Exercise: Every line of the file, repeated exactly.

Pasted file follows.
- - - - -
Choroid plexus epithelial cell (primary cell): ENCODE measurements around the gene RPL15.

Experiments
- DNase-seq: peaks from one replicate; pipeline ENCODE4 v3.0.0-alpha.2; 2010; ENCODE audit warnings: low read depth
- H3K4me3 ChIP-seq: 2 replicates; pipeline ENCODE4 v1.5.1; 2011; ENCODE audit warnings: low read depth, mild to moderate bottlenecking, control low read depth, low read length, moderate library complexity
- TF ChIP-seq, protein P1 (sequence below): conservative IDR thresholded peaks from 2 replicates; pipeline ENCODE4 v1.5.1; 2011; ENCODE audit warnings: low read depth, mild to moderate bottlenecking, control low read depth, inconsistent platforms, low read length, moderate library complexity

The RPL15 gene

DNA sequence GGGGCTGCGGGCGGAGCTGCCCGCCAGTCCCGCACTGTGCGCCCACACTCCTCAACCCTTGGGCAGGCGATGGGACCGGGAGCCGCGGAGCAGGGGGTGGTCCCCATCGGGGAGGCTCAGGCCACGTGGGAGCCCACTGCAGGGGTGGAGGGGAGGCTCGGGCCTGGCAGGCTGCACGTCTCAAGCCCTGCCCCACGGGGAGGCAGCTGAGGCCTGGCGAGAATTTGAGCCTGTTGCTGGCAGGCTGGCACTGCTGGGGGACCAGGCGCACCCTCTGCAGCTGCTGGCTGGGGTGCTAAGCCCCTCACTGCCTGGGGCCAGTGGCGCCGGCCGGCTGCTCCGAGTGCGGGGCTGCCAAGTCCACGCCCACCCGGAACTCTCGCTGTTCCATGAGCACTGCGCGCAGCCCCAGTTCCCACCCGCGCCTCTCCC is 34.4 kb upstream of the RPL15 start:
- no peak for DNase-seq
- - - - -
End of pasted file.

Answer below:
Choroid plexus epithelial cell (primary cell): ENCODE measurements around the gene RPL15.

Experiments
- DNase-seq: peaks from one replicate; pipeline ENCODE4 v3.0.0-alpha.2; 2010; ENCODE audit warnings: low read depth
- H3K4me3 ChIP-seq: 2 replicates; pipeline ENCODE4 v1.5.1; 2011; ENCODE audit warnings: low read depth, mild to moderate bottlenecking, control low read depth, low read length, moderate library complexity
- TF ChIP-seq, protein P1 (sequence below): conservative IDR thresholded peaks from 2 replicates; pipeline ENCODE4 v1.5.1; 2011; ENCODE audit warnings: low read depth, mild to moderate bottlenecking, control low read depth, inconsistent platforms, low read length, moderate library complexity

The RPL15 gene

DNA sequence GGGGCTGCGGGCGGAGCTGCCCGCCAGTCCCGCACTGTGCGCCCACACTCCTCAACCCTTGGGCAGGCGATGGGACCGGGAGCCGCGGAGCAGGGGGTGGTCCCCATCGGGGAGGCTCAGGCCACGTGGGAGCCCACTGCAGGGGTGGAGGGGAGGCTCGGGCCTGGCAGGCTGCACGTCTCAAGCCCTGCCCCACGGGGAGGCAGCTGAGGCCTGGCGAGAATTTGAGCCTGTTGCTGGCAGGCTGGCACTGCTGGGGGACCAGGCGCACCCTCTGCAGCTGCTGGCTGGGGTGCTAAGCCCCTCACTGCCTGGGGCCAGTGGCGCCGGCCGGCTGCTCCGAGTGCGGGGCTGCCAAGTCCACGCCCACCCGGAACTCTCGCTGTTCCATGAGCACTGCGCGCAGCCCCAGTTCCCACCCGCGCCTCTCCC is 34.4 kb upstream of the RPL15 start:
- no peak for DNase-seq